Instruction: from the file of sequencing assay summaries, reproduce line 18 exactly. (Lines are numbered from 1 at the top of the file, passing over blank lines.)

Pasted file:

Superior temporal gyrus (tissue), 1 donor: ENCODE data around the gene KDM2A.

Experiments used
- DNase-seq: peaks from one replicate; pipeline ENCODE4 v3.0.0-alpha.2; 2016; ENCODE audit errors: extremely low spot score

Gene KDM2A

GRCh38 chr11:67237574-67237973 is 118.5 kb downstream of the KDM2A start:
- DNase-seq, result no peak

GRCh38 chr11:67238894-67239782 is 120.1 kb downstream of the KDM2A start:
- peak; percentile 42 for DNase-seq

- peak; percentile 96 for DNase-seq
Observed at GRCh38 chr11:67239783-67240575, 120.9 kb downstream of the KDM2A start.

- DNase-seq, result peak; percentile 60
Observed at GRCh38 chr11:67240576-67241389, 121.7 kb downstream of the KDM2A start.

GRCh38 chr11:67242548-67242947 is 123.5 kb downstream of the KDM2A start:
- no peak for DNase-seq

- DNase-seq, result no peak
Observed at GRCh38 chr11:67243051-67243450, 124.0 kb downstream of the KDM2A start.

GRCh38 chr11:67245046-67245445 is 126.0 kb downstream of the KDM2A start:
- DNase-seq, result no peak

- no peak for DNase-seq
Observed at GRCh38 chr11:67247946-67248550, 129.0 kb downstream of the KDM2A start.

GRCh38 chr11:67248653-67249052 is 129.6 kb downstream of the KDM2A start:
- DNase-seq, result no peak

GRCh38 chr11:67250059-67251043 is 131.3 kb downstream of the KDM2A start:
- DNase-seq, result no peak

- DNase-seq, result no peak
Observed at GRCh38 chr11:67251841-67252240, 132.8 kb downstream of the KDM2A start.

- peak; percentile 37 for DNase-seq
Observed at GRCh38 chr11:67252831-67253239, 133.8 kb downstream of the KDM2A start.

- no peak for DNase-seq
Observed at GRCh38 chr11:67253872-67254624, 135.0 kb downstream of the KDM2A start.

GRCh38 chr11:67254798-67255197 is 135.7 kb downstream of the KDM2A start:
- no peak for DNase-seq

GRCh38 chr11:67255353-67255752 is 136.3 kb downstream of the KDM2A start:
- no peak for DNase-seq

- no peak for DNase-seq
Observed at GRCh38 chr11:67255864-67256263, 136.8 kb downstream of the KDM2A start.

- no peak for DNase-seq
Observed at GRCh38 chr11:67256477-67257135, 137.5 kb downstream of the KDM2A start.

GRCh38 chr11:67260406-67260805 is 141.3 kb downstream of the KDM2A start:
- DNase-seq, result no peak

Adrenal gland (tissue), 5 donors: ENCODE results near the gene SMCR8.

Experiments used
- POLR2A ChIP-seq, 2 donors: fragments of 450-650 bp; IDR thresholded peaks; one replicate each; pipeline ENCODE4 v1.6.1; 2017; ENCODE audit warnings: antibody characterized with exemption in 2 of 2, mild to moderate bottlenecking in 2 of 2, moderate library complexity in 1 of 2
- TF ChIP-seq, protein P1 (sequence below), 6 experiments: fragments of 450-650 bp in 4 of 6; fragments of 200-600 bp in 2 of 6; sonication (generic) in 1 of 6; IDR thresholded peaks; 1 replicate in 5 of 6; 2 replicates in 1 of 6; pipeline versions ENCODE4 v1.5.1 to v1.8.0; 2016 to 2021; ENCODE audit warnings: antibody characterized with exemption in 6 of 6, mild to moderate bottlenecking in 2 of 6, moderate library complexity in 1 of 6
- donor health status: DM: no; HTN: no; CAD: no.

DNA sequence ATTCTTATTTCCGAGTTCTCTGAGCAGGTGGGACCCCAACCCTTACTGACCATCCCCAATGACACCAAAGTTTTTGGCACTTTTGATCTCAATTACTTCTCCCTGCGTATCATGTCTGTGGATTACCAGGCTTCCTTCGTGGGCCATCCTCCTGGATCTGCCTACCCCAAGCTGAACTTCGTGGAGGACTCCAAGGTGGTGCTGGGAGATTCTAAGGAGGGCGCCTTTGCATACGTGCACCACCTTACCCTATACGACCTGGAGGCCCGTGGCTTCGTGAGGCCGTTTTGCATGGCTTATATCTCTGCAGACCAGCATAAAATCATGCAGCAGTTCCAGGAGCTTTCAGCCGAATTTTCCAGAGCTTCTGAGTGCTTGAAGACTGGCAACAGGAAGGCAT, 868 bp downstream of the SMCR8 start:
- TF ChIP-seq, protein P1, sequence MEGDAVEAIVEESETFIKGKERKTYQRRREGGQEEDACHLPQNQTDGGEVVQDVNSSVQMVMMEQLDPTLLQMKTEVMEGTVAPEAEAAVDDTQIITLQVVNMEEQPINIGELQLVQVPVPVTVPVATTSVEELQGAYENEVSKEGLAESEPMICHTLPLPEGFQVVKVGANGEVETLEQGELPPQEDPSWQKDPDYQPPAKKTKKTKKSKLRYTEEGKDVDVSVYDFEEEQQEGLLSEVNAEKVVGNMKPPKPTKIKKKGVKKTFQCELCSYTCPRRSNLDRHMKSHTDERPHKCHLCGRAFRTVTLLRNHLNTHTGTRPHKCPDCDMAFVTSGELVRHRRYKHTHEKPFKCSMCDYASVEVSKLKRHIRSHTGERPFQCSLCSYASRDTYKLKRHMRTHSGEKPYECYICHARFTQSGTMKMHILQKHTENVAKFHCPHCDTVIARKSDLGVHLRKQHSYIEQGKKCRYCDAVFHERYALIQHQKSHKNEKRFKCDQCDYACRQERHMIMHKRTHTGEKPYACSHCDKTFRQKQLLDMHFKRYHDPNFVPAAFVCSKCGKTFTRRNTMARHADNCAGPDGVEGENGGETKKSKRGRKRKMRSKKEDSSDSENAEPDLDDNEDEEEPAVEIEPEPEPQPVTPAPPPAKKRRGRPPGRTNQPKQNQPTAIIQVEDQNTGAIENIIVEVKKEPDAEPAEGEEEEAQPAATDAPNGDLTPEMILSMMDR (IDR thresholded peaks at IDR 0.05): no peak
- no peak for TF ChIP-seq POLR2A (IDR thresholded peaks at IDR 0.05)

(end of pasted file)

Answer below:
- DNase-seq, result no peak